Big Ag Political Funders Have Ties to ALEC
Of the “Big 6” chemical and seed companies and their trade associations lobbying and/or contributing to political candidates in Hawai’i, Bayer, Dow, CropLife America (a pesticide and agricultural chemical trade association), and the American Chemistry Council have ties to the American Legislative Exchange Council (ALEC).
ALEC approved a “model” bill in 2013 for states to override the ability of counties and cities to democratically determine how they will regulate GMOs at the local and regional level, as CMD has reported.
Bayer was listed as the ALEC corporate co-chair of the states of Massachusetts, Nevada, Pennsylvania, South Dakota, and Texas as of 2011; has sponsored several ALEC meetings; has been listed as a member of the Civil Justice and Health and Human Services task forces; and was a member of ALEC’s Private Enterprise Board through 2012.
CropLife America has been listed as a member of ALEC’s Energy, Environment, and Agriculture Task Force and co-chaired its “Agriculture Subcommittee.” This subcommittee adopted Oregon’s bill overriding local control over GMO regulation as an official “model” bill in 2013 while CropLife’s Jeff Case was its co-chair, as CMD has reported.
The American Chemistry Council has also been listed as a member of ALEC’s Energy, Environment, and Agriculture Task Force and has sponsored at least one ALEC meeting.
Chemical Company Tactics Inspire More “Democracy in Action”
Barbara Polk, Chair of Common Cause Hawaii — a state branch of the non-partisan, grassroots organization that strives for open, honest, and accountable government — told CMD, “The influx of big money and threat of unlimited ‘independent expenditures’ have resulted in politicians statewide increasingly placing the interests of corporations over the interests of citizens. Politicians are forced to consider the likelihood of facing well-funded opposition and attack ads in the next election if they don’t toe the corporate line.”
Ashley Lukens, Program Director of the Hawaii Center for Food Safety — a state office of the environmental advocacy organization that opposes the use of GMOs and harmful pesticides — adds, “The impact of this corporate cash on local politics is not just that representatives are pressured to vote based on donations to their campaigns. Rather this cash has been strategically spent to create a mirage of confusion and disagreement around very mainstream issues like pesticide disclosure and GMO labeling.”
According to a national poll by Consumer Reports released this week, 92 percent of U.S. consumers think that GMO food should be labeled before it is sold and meet long-term safety standards set by the government.
“Standing up for something as conservative as transparency around chemical use in Hawa’ii is treated as though it is radical,” Lukens continued. “This radicalizing of dissent simply serves to silence the majority of the public and keep them from participating publicly in the civic process.”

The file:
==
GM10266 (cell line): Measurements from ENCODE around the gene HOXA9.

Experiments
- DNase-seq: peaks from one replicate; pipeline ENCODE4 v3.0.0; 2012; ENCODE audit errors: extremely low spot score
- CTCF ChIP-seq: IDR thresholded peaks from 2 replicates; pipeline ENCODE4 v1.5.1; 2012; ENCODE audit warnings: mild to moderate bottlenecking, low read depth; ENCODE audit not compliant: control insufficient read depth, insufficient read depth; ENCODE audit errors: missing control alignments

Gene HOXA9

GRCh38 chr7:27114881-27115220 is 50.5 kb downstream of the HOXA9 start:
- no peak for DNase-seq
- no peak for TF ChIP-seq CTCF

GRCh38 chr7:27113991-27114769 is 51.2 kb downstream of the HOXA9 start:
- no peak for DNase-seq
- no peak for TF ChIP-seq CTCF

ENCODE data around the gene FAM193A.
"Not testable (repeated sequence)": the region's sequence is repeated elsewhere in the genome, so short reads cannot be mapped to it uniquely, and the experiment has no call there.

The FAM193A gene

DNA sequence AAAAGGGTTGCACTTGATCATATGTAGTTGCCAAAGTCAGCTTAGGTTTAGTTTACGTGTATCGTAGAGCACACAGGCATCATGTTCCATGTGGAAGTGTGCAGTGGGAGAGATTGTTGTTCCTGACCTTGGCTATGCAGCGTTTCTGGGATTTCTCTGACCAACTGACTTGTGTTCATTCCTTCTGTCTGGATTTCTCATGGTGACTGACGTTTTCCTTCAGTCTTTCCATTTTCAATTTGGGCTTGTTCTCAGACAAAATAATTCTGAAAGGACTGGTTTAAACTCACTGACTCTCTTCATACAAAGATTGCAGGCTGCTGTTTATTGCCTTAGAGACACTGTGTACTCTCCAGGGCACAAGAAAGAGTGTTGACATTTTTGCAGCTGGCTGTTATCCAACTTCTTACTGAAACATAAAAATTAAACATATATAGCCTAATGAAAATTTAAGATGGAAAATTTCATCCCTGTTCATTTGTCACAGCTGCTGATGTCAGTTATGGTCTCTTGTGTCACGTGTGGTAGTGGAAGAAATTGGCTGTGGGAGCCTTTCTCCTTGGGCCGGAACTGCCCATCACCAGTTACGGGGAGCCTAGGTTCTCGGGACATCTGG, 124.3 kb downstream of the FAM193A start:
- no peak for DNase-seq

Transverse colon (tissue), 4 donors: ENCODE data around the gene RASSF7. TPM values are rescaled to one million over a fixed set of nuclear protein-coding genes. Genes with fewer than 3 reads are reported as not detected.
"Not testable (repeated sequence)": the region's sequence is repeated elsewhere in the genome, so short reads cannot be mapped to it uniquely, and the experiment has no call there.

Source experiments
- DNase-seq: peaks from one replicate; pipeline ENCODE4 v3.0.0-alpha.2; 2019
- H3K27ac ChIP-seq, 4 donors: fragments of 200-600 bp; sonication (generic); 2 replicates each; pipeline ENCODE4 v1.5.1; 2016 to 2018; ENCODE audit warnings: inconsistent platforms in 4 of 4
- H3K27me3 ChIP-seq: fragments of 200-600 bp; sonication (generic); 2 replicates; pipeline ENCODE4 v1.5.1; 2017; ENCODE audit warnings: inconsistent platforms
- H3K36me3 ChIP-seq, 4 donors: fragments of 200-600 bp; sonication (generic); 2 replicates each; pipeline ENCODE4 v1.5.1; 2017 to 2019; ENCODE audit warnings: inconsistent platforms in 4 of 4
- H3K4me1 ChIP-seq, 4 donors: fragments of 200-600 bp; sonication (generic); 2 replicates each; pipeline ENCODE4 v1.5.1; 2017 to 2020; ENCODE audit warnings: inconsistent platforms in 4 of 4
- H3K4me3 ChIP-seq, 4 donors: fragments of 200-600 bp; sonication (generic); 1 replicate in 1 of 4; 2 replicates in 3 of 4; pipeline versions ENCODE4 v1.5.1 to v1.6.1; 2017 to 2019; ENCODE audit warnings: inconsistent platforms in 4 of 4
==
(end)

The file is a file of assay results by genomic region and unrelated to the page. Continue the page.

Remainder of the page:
But despite this anti-democratic pressure, Kaua’i County Councilmember and former state legislator Gary Hooser (D), who co-authored the county’s 2013 ordinance requiring disclosure of GMOs planted and pesticides used as well as buffer zones, calls Kaua’i “ground zero” not just for the testing of GMO crops, but also for “democracy in action.”
Hooser, who is up for reelection himself this year, told CMD, “A lot of people never involved in politics, activism, or advocacy are getting involved because the big money interests are so in your face. There are candidates running on our side who never thought they’d be running, inspired by the companies’ poisoning of our community and control of our government.”
This article is part of “What The Fork!?! Corporations and Democracy,” a collaborative media effort investigating corporate control of our democracy and our dinner plates. The articles and radio segments are the combined work of Making Contact, The Progressive, the Center for Media and Democracy (publisher of ALECexposed.org), andFood Democracy Now, along with reporting from Earth Island Journal, Grist, and Cascadia Times. Reporting has been made possible in part by a generous grant from the Voqal Fund. Read stories and more atwtfcorporations.com, and follow #wtfcorps and #BigAg on Twitter and Facebook.
The Center for Food Safety and Earthjustice have intervened in the federal case on behalf of the county. Free Speech For People filed an amicus brief in support of the county, and Progressive Inc. President Lisa Graves is on the group’s legal advisory committee.
Candidate committees and non-candidate committees (PACs) aggregate contributions on different reporting cycles, and there are additional discrepancies between what contributions candidate committees report and what contributions non-candidate committees report. CMD has made every effort to control for these issues. In the case of Monsanto, some contributions are reported as being made by the non-candidate committee, and some by “other entity” — these contributions are combined in the above total.